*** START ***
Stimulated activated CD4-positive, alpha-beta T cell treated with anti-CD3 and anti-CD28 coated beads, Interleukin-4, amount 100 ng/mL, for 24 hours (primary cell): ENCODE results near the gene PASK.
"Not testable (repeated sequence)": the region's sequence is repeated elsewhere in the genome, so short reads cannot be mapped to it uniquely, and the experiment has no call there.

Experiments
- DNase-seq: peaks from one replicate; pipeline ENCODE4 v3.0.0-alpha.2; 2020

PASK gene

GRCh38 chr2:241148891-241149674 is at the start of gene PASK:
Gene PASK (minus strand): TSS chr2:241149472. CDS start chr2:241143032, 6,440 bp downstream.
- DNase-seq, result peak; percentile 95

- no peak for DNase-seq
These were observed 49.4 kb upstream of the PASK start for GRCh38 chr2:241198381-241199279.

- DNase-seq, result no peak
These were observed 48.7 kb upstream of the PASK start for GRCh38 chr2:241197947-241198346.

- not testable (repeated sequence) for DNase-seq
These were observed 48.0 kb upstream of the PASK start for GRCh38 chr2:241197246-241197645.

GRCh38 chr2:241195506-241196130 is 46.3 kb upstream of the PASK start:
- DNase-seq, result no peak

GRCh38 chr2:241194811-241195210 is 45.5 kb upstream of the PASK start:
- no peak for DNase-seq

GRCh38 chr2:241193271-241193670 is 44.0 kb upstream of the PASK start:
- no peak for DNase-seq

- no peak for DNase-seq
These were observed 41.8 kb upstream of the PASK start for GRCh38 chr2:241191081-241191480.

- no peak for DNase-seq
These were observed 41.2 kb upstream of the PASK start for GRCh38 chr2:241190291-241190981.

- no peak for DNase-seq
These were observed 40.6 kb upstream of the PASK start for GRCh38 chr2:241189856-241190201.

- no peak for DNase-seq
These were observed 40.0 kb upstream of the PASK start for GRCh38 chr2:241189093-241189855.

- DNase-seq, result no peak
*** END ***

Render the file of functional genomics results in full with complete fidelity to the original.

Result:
Stimulated activated CD4-positive, alpha-beta T cell treated with anti-CD3 and anti-CD28 coated beads, Interleukin-4, amount 100 ng/mL, for 24 hours (primary cell): ENCODE results near the gene PASK.
"Not testable (repeated sequence)": the region's sequence is repeated elsewhere in the genome, so short reads cannot be mapped to it uniquely, and the experiment has no call there.

Experiments
- DNase-seq: peaks from one replicate; pipeline ENCODE4 v3.0.0-alpha.2; 2020

PASK gene

GRCh38 chr2:241148891-241149674 is at the start of gene PASK:
Gene PASK (minus strand): TSS chr2:241149472. CDS start chr2:241143032, 6,440 bp downstream.
- DNase-seq, result peak; percentile 95

- no peak for DNase-seq
These were observed 49.4 kb upstream of the PASK start for GRCh38 chr2:241198381-241199279.

- DNase-seq, result no peak
These were observed 48.7 kb upstream of the PASK start for GRCh38 chr2:241197947-241198346.

- not testable (repeated sequence) for DNase-seq
These were observed 48.0 kb upstream of the PASK start for GRCh38 chr2:241197246-241197645.

GRCh38 chr2:241195506-241196130 is 46.3 kb upstream of the PASK start:
- DNase-seq, result no peak

GRCh38 chr2:241194811-241195210 is 45.5 kb upstream of the PASK start:
- no peak for DNase-seq

GRCh38 chr2:241193271-241193670 is 44.0 kb upstream of the PASK start:
- no peak for DNase-seq

- no peak for DNase-seq
These were observed 41.8 kb upstream of the PASK start for GRCh38 chr2:241191081-241191480.

- no peak for DNase-seq
These were observed 41.2 kb upstream of the PASK start for GRCh38 chr2:241190291-241190981.

- no peak for DNase-seq
These were observed 40.6 kb upstream of the PASK start for GRCh38 chr2:241189856-241190201.

- no peak for DNase-seq
These were observed 40.0 kb upstream of the PASK start for GRCh38 chr2:241189093-241189855.

- DNase-seq, result no peak